DOWN A DARK HALL (2018) by Rodrigo Cortés
“Welcome to Blackwood, where lost girls find their way”
The long-awaited new film by Rodrigo Cortés (“Contestant (Concursante)”, “Buried”, “Red Lights”) holds perfectly during the first three quarters of an hour, creating atmospheres of high suspense and increasing interest in intrigue as disconcerting events happen. It’s a pity that these good sensations are dissipated in a second part that resorts to horror film topics, where only its remarkable realization serves as consolation.
After starring in several incidents, the rebel Katherine is admitted by her parents to Blackwood, an old boarding school far from the city, specialized in discovering the hidden talents of her students and directed by the enigmatic Madame Duret. There she coincides with other girls who will soon begin to uncover unthinkable skills, while experiencing strange phenomena.
Starting from the current era, it has the merit of taking us in a few minutes to of gothic and sinister ambient without that transition being failed. In a way that combine usual ingredients of the genre with a personality of its own that gives it the ability to hook the viewer in those measures of the footage. The creepy effects are dosed conveniently and the suffocating tone goes “in crescendo”. Also to stand out remarkably, as the own director has commented, the use of real special effects to give a greater realism to the film as for example in all the final sequences of the feature film where the fire is the main character. Very risky but brilliant execution that remains laudable on the big screen.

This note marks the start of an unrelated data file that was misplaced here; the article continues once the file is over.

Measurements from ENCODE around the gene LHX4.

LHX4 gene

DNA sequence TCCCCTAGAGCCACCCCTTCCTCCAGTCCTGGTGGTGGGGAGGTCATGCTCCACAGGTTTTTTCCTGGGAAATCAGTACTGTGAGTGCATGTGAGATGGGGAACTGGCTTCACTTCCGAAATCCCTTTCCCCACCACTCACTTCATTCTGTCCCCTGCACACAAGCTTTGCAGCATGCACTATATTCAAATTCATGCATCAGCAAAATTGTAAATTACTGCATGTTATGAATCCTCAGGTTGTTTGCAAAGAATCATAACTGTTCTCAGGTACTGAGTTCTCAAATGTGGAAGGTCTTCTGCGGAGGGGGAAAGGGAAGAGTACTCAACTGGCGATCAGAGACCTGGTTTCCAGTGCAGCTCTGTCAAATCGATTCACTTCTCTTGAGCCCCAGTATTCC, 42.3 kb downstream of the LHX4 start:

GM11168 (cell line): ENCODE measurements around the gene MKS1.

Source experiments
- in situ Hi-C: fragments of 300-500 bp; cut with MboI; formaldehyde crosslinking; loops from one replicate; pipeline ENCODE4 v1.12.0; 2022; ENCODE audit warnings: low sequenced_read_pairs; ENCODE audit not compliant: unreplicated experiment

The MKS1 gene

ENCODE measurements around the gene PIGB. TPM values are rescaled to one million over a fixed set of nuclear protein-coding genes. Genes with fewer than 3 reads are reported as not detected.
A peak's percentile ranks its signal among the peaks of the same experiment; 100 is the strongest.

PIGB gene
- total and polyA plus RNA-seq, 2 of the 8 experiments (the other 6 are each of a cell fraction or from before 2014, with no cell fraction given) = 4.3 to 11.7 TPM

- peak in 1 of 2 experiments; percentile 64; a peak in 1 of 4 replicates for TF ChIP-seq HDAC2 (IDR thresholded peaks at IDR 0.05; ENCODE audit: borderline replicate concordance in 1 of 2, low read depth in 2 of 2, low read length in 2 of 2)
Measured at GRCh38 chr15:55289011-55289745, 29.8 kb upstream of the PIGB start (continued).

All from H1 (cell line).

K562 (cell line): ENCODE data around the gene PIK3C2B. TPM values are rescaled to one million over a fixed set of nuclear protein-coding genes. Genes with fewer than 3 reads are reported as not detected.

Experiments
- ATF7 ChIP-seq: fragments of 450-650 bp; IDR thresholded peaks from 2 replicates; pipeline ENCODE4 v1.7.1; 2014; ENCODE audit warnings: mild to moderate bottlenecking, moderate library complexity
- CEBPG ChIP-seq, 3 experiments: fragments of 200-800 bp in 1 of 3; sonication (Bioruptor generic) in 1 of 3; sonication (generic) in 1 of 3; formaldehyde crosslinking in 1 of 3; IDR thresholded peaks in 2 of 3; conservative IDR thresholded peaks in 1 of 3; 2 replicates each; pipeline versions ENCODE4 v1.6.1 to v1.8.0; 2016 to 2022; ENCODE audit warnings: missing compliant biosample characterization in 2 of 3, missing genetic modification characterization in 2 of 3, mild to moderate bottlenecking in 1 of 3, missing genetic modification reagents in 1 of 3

Faced with these unquestionable values, the story, adaptation of a novel by Lois Duncan, ends up dismembering and loses the rudder in an elongated, overloaded and excessive final section in which the originality disappears and the influences of previous films appear. The memory of Darío Argento’s “Suspiria” (1977) becomes inevitable (his remake will soon be released); which doesn’t prevent recognizing the adequate technical invoice of this rather accelerated final part.
Uma Thurman is a success of the casting. As she has shown on several occasions, her features are very appropriate to embody that kind of mysterious housekeeper. More questionable is perhaps her unnecessary French accent in the film. AnnaSophia Robb (“Charlie and the chocolate factory”) performs her character conducts it with ease, although she is occasionally eclipsed by her partner Victoria Moroles.
The Galician director works as an artisan at the service of Hollywood and solves work in a solvent way, but without shining.
Traducido por: Eduardo Llorente.
Our rating: (3/5)